return nil, fmt.Errorf("unexpected socket type")
	}

	// Fetches raw network connection from UnixConn
	raw, err := uc.SyscallConn()
	if err != nil {
		return nil, fmt.Errorf("error opening raw connection: %s", err)
	}

	// The raw.Control() callback does not return an error directly.
	// In order to capture errors, we wrap already defined variable
	// 'err' within the closure. 'err2' is then the error returned
	// by Control() itself.
	err2 := raw.Control(func(fd uintptr) {
		cred, err = unix.GetsockoptUcred(int(fd),
			unix.SOL_SOCKET,
			unix.SO_PEERCRED)
	})

	if err != nil {
		return nil, fmt.Errorf("GetsockoptUcred() error: %s", err)
	}

	if err2 != nil {
		return nil, fmt.Errorf("Control() error: %s", err2)
	}

	return cred, nil
}

Before we can use SO_PEERCRED we need to get access to the Control() function of the raw socket. The Accept() call in our main() function returns a net.Conn interface which is passed to our function. However, but we need to access the real type, *net.UnixConn, directly to get to the raw socket so we use a standard Go type assertion to get the underlying concrete type as variable uc.

uc, ok := c.(*net.UnixConn)

Next we use the method SyscallConn() to return a syscall.RawConn interface containing the necessary Control() method:

raw, err := uc.SyscallConn()

The Control() method allows one to run a callback function (with the function signature of func(fd int)) against the raw socket. Here we implement a function closure that allows us to execute the syscall unix.GetsockoptUcred() while retaining the returned values in the enclosed variables, cred and err.

err2 := raw.Control(func(fd uintptr) {
    cred, err = unix.GetsockoptUcred(int(fd),
        unix.SOL_SOCKET,
        unix.SO_PEERCRED)
})

After handling the errors (both the one returned by Control() and the error returned within the closure), we can return a *unix.Ucred struct with the following fields:

type Ucred struct {
    Pid int32
    Uid uint32
    Gid uint32
}

From here we can make a few additions to our original main(). First, at startup we get the current user ID and convert to an int value:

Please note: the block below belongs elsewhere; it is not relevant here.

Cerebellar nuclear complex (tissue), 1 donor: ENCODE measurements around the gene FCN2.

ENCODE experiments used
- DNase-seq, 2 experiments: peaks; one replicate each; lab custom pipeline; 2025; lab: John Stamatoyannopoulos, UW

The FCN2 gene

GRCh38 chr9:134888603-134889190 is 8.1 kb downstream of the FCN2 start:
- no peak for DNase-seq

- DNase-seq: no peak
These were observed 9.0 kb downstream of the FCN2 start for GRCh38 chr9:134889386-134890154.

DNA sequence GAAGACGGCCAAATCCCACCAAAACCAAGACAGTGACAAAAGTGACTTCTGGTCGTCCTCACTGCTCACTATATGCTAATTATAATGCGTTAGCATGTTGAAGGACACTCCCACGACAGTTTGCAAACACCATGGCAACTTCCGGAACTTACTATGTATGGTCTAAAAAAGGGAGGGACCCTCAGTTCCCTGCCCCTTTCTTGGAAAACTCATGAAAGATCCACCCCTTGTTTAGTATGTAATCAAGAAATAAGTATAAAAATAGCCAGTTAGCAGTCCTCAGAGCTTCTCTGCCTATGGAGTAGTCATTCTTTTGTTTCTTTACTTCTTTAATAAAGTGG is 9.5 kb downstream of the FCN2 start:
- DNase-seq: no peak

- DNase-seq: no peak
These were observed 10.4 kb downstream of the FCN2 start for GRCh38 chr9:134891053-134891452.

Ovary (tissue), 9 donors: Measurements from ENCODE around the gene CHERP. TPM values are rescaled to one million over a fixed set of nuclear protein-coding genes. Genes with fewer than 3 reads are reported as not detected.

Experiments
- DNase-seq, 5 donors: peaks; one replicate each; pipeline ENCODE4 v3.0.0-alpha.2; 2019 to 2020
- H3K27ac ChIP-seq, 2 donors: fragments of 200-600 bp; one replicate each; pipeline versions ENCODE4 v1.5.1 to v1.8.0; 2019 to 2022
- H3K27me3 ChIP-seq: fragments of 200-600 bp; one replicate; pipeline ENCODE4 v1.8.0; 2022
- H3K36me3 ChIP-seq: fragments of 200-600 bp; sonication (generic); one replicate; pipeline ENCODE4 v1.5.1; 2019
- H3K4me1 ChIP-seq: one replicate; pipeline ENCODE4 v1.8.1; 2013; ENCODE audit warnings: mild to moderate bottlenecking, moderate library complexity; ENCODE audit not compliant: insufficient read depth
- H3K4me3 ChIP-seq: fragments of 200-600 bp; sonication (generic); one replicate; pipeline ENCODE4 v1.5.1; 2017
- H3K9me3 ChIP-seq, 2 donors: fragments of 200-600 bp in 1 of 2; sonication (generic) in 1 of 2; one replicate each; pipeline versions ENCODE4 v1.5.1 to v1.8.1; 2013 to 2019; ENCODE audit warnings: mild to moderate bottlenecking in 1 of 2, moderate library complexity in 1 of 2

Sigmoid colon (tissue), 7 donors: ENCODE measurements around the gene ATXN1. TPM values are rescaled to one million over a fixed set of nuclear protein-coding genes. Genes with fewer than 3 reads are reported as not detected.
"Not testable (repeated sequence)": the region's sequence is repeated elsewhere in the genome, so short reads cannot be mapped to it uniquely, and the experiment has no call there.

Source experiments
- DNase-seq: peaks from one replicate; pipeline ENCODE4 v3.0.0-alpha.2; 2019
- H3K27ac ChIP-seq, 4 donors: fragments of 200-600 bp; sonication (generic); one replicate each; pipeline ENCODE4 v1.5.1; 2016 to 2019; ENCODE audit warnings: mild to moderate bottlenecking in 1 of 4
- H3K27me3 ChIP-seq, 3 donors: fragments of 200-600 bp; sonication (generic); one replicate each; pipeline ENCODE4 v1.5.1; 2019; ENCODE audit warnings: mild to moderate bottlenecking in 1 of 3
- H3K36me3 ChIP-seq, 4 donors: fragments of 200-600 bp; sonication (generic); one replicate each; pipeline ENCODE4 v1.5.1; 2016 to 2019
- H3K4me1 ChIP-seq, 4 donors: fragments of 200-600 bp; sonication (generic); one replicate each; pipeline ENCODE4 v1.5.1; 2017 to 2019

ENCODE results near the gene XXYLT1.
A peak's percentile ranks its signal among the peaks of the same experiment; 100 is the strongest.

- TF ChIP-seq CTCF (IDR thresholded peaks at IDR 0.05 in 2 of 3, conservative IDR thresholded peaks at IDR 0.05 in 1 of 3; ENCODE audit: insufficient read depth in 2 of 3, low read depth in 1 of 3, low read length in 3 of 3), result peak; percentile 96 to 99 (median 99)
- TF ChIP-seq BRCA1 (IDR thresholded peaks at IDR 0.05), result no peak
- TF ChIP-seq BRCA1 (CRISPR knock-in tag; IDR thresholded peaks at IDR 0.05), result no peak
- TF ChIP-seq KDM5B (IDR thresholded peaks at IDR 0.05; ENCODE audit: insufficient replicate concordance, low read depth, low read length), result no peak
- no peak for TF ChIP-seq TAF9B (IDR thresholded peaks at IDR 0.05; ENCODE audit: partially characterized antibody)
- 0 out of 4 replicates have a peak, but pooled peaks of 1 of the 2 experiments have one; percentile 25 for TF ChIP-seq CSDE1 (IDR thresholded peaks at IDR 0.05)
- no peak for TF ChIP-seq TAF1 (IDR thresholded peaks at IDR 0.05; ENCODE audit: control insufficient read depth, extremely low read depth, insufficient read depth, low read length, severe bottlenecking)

uidStr, err := user.Current()
if err != nil {
    log.Fatal(err)
}

uid, err := strconv.Atoi(uidStr.Uid)
if err != nil {
    log.Fatal(err)
}

Next we add a call to readCreds() after our Accept() call to check the UID of the connecting client to that of the running daemon:

creds, err := readCreds(client)
if err != nil {
    log.Printf("Error reading credentials: %s", err)
    continue
}

if creds.Uid != uint32(uid) {
    log.Printf("UID mismatch (%d != %d). Closing connection.\n", creds.Uid, uid)
    client.Write([]byte("Unauthorized access\n"))
    client.Close()
    continue
}

(The fully modified main.go file can be found here along with handle.go and cred.go that make up this example.)

Now, once again, we can use nc to test our daemon:

$ nc -U /tmp/echo.sock
this is a line
> this is a line
^C
$

Works the same as before. However, if we use sudo to change to another user before running the command we get a different result:

$ sudo -u guest nc -U /tmp/echo.sock
Unauthorized access
$

If we look in the terminal running our go program, we can see it disallowed the connection based on the user ID:

$ go run *.go
2019/09/09 13:22:36 UID mismatch (1001 != 1000). Closing connection.

Now our echo server is secured from anyone else attempting to connect to it other than ourselves!

Other Uses

Saavy Unix users will note that setting the read/write permissions on the socket itself would be an easier way to restrict access without having to modify the server. Indeed, I had to run chmod on my socket in the example above to allow the guest user to write to it. But Unix file permissions might not cover all cases and what about the superuser, root? root can write to any socket but with our modifications, even root is not authorized unless root started the program:

$ sudo nc -U /tmp/echo.sock
Unauthorized access
$

And in our go program’s terminal:

2019/09/09 13:24:32 UID mismatch (0 != 1000). Closing connection.

Thus SO_PEERCRED provides us with security that even file permissions cannot. But this only scratches the surface of possibilities. We could also use SO_PEERCRED to do things like:

All told, there are many interesting possibilities opened up with using SO_PEERCRED. That said there are some limitations:

Wrapping Up

I hope this article proves useful in further understanding socket options in Go and the SO_PEERCRED option in particular.

Thanks again to Gabbi for the presentation and the inspiration for this article.